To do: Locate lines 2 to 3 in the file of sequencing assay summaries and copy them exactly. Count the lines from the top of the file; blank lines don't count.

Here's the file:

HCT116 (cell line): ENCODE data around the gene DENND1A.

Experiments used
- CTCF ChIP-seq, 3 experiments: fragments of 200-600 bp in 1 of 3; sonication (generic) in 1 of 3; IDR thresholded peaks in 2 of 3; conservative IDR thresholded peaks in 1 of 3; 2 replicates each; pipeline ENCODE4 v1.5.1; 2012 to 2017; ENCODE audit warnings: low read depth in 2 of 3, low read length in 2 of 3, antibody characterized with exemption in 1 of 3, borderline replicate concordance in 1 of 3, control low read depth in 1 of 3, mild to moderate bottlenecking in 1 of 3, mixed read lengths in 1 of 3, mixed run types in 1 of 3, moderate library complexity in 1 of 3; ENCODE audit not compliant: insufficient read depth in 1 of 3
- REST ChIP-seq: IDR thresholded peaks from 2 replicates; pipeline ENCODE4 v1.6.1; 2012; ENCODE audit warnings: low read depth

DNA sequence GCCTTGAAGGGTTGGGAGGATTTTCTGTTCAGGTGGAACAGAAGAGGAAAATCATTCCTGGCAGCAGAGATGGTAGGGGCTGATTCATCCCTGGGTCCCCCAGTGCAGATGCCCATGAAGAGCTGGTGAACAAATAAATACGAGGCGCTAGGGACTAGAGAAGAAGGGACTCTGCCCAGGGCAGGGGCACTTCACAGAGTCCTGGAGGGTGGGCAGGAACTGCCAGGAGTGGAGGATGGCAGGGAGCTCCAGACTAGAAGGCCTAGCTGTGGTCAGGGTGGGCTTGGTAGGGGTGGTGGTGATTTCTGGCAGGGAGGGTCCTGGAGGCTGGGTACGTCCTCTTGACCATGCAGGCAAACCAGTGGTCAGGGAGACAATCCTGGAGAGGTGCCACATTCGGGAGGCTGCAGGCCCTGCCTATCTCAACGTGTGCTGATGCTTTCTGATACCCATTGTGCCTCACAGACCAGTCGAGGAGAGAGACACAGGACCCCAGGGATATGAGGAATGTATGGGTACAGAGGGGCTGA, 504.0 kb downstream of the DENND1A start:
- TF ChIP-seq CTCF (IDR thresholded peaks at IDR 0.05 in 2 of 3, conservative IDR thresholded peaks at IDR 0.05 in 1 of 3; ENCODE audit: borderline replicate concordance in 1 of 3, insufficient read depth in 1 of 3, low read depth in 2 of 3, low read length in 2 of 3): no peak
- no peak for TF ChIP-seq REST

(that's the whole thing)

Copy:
Experiments used
- CTCF ChIP-seq, 3 experiments: fragments of 200-600 bp in 1 of 3; sonication (generic) in 1 of 3; IDR thresholded peaks in 2 of 3; conservative IDR thresholded peaks in 1 of 3; 2 replicates each; pipeline ENCODE4 v1.5.1; 2012 to 2017; ENCODE audit warnings: low read depth in 2 of 3, low read length in 2 of 3, antibody characterized with exemption in 1 of 3, borderline replicate concordance in 1 of 3, control low read depth in 1 of 3, mild to moderate bottlenecking in 1 of 3, mixed read lengths in 1 of 3, mixed run types in 1 of 3, moderate library complexity in 1 of 3; ENCODE audit not compliant: insufficient read depth in 1 of 3